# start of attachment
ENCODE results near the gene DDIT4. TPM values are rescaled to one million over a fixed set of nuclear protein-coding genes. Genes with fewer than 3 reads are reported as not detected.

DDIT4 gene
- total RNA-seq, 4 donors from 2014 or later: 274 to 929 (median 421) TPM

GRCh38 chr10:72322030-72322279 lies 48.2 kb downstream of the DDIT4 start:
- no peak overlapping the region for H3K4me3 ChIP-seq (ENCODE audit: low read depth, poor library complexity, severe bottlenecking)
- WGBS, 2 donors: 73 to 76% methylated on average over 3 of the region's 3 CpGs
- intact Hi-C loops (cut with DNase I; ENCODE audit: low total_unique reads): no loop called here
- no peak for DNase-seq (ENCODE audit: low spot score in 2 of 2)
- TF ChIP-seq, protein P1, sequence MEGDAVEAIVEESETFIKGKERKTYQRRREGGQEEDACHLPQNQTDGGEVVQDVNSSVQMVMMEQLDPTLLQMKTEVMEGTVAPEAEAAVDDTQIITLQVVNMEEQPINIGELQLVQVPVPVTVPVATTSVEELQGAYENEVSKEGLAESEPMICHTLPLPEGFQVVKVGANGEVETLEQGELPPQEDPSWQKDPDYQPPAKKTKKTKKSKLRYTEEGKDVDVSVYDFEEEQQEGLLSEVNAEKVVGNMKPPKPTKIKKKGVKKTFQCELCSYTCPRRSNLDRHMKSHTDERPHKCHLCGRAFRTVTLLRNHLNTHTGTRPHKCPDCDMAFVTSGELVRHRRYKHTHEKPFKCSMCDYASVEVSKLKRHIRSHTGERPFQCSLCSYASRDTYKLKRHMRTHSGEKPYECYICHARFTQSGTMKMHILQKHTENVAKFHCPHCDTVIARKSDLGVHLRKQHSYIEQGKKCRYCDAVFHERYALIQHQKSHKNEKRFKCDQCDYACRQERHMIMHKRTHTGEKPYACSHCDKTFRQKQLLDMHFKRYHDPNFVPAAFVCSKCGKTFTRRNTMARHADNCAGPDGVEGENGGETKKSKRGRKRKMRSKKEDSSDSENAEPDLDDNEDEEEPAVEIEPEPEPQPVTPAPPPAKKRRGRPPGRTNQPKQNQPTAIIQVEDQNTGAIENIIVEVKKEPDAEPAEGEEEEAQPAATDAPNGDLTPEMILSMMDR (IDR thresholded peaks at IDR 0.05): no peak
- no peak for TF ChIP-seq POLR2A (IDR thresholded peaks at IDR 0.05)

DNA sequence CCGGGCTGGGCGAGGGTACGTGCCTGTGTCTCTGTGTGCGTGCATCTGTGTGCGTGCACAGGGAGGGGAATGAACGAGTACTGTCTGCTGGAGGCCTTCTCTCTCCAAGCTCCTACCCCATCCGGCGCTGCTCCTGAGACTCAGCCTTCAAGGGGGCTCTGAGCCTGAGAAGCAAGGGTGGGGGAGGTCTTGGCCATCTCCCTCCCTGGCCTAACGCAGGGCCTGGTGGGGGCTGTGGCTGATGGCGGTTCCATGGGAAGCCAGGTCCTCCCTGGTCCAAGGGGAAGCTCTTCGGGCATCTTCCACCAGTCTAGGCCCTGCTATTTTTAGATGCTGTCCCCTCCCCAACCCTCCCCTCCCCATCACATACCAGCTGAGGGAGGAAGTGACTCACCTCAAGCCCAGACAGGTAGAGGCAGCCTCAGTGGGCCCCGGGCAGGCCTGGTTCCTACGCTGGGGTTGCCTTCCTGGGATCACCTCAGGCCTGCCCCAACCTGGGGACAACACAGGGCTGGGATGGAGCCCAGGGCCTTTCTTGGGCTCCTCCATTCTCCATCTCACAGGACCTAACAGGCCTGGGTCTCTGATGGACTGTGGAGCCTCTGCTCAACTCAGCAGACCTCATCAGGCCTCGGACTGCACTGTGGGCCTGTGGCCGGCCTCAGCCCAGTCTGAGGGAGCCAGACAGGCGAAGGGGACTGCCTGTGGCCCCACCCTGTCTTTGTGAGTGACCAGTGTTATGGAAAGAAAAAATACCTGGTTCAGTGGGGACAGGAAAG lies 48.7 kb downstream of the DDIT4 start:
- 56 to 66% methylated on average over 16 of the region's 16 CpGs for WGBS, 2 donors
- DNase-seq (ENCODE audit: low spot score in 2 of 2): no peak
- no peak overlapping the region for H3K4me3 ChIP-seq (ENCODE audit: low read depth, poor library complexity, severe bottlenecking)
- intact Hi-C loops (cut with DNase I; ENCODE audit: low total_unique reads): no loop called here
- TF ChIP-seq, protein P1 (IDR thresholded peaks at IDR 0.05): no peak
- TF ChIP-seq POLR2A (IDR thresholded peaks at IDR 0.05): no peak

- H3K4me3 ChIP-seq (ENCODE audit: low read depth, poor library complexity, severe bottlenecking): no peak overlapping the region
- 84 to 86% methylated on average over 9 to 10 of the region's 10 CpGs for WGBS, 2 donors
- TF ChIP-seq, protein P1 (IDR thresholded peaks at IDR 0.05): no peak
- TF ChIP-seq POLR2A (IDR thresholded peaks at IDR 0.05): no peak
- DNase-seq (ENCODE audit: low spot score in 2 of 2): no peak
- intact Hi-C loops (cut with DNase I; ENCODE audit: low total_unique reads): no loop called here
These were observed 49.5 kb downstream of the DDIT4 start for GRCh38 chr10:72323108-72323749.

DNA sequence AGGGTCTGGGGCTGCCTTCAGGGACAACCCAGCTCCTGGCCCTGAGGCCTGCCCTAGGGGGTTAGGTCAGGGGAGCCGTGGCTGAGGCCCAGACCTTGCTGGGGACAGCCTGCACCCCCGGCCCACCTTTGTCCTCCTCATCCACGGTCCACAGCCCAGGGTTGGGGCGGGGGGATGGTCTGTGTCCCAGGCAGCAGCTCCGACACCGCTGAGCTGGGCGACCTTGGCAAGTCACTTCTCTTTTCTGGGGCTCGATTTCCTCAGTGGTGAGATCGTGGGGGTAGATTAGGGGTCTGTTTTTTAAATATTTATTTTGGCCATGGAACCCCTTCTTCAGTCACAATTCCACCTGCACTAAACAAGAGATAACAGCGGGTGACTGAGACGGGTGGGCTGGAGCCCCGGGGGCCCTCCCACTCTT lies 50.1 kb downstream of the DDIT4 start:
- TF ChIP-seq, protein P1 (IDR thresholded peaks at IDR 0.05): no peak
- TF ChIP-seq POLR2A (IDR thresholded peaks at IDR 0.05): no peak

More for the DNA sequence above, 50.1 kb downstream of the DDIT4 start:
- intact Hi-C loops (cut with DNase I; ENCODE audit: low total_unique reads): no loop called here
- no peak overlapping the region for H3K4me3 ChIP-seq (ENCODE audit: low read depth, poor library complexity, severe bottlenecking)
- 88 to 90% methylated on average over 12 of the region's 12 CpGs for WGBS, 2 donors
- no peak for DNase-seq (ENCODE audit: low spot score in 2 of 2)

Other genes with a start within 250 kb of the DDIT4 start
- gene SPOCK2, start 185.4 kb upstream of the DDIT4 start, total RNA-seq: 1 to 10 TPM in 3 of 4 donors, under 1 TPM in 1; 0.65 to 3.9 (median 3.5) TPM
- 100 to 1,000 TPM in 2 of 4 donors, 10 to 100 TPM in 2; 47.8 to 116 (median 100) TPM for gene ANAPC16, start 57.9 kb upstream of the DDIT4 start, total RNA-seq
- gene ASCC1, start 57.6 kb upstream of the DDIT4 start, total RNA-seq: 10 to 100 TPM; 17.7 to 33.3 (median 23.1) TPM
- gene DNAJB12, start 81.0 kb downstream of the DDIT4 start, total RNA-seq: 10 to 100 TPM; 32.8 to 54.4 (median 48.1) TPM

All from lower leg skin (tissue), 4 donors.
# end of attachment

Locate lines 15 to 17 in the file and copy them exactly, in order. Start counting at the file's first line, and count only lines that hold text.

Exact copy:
- intact Hi-C loops (cut with DNase I; ENCODE audit: low total_unique reads): no loop called here
- TF ChIP-seq, protein P1 (IDR thresholded peaks at IDR 0.05): no peak
- TF ChIP-seq POLR2A (IDR thresholded peaks at IDR 0.05): no peak